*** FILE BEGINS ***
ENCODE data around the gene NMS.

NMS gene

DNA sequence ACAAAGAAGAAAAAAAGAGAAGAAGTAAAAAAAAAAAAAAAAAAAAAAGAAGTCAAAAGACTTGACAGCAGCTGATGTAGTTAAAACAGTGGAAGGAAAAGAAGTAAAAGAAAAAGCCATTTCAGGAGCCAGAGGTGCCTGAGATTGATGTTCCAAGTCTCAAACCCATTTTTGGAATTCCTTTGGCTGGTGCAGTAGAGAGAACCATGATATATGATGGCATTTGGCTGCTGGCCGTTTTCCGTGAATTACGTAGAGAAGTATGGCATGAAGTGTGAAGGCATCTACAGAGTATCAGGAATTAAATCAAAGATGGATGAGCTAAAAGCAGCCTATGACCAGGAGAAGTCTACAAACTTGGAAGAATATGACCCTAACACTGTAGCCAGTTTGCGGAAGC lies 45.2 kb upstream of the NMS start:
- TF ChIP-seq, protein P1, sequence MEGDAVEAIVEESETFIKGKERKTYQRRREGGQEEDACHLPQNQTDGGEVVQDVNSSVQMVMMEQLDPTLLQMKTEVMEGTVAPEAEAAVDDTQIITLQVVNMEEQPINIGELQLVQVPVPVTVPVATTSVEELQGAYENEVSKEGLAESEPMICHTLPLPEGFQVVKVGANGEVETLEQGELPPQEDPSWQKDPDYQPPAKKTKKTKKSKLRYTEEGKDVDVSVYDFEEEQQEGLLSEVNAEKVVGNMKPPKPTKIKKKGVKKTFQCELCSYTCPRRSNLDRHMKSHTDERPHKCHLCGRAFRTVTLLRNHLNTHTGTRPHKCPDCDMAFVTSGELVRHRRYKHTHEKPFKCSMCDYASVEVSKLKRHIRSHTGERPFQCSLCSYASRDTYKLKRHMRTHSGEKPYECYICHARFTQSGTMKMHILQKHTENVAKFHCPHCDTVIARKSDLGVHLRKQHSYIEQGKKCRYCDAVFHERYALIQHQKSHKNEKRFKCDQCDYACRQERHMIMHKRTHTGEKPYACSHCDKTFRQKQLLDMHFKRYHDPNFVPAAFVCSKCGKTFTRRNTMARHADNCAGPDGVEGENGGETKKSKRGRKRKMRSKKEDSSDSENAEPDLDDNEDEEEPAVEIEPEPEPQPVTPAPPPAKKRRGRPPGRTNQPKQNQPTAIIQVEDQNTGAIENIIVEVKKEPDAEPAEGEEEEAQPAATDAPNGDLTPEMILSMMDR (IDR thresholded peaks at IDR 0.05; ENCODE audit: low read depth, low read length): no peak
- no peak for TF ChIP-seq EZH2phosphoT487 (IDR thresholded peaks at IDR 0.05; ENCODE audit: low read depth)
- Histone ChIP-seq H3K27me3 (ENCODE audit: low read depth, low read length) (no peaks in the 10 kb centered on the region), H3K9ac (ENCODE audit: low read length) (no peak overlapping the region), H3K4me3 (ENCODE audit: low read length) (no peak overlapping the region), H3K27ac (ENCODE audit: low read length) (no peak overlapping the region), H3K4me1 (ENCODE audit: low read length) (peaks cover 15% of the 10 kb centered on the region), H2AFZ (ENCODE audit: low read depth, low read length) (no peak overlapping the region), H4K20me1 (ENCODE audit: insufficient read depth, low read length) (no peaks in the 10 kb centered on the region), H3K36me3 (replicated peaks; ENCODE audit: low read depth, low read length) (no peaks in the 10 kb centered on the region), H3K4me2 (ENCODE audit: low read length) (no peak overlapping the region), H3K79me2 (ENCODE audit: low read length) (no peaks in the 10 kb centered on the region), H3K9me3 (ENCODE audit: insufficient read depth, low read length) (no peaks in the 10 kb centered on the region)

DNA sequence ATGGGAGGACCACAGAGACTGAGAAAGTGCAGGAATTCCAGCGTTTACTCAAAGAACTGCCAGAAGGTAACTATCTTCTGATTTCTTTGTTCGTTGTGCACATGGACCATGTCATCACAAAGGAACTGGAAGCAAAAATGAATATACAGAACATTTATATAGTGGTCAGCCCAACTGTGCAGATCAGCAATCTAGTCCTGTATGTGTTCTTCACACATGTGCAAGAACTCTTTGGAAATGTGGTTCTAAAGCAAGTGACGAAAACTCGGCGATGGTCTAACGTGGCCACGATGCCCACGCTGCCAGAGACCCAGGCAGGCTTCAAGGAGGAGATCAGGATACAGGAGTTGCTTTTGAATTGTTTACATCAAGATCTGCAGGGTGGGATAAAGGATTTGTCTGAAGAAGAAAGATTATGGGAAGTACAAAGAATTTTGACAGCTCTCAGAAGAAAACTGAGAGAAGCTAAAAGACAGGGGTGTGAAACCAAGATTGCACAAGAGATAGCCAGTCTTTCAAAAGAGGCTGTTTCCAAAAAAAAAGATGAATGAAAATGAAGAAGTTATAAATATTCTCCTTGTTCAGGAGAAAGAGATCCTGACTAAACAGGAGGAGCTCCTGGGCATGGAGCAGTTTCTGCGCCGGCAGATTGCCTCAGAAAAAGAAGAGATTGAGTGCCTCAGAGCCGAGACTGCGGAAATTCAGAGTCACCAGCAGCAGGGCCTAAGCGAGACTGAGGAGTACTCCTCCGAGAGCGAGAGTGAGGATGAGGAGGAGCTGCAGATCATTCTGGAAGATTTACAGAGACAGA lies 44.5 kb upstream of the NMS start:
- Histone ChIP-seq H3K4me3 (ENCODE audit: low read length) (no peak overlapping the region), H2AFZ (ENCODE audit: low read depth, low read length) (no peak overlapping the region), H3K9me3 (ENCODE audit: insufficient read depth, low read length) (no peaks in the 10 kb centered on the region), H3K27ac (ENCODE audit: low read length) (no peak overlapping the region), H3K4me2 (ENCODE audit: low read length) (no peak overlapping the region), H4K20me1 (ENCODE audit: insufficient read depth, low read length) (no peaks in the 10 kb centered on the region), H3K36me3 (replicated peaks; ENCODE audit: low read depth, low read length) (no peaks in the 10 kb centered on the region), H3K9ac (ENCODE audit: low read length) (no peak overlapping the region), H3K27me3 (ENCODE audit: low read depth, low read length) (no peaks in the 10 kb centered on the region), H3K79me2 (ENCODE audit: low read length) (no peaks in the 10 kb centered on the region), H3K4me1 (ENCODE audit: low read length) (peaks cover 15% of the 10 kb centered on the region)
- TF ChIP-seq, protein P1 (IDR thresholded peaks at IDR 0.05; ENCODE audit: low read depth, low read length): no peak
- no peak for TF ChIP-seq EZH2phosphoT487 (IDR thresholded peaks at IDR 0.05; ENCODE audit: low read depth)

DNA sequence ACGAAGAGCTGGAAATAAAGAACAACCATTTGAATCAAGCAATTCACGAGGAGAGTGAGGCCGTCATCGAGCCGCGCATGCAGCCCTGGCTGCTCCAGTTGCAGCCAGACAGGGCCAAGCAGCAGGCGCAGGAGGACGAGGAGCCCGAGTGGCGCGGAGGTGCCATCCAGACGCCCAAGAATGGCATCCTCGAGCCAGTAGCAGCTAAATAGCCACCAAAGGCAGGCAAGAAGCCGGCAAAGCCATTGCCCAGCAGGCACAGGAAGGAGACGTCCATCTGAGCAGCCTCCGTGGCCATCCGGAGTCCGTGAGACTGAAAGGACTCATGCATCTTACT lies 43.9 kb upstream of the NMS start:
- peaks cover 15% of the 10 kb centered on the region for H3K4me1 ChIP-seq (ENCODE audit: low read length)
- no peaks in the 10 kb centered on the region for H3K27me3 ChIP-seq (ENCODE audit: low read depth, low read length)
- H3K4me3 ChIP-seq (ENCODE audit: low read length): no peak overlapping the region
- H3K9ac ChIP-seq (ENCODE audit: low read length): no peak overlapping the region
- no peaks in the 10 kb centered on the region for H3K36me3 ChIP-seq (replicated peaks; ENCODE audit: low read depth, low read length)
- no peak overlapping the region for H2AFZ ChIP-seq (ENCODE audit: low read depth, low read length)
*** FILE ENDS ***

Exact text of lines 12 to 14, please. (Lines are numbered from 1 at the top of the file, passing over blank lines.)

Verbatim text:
- peaks cover 15% of the 10 kb centered on the region for H3K4me1 ChIP-seq (ENCODE audit: low read length)
- no peaks in the 10 kb centered on the region for H3K27me3 ChIP-seq (ENCODE audit: low read depth, low read length)
- H3K4me3 ChIP-seq (ENCODE audit: low read length): no peak overlapping the region